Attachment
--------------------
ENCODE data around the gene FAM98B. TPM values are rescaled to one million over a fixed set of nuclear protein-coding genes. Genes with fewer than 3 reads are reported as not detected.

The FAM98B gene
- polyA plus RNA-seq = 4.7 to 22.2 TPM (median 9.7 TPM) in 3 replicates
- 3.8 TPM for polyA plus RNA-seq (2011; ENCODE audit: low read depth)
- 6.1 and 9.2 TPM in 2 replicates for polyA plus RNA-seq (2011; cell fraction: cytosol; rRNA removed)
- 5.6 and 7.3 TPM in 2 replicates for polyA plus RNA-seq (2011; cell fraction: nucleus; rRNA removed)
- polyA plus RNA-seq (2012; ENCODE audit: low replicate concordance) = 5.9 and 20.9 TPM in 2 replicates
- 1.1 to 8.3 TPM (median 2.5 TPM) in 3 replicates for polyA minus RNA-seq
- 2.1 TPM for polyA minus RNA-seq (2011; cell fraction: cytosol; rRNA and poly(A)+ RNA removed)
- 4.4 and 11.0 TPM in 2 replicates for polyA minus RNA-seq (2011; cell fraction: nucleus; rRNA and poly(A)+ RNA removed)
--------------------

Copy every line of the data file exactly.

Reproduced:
ENCODE data around the gene FAM98B. TPM values are rescaled to one million over a fixed set of nuclear protein-coding genes. Genes with fewer than 3 reads are reported as not detected.

The FAM98B gene
- polyA plus RNA-seq = 4.7 to 22.2 TPM (median 9.7 TPM) in 3 replicates
- 3.8 TPM for polyA plus RNA-seq (2011; ENCODE audit: low read depth)
- 6.1 and 9.2 TPM in 2 replicates for polyA plus RNA-seq (2011; cell fraction: cytosol; rRNA removed)
- 5.6 and 7.3 TPM in 2 replicates for polyA plus RNA-seq (2011; cell fraction: nucleus; rRNA removed)
- polyA plus RNA-seq (2012; ENCODE audit: low replicate concordance) = 5.9 and 20.9 TPM in 2 replicates
- 1.1 to 8.3 TPM (median 2.5 TPM) in 3 replicates for polyA minus RNA-seq
- 2.1 TPM for polyA minus RNA-seq (2011; cell fraction: cytosol; rRNA and poly(A)+ RNA removed)
- 4.4 and 11.0 TPM in 2 replicates for polyA minus RNA-seq (2011; cell fraction: nucleus; rRNA and poly(A)+ RNA removed)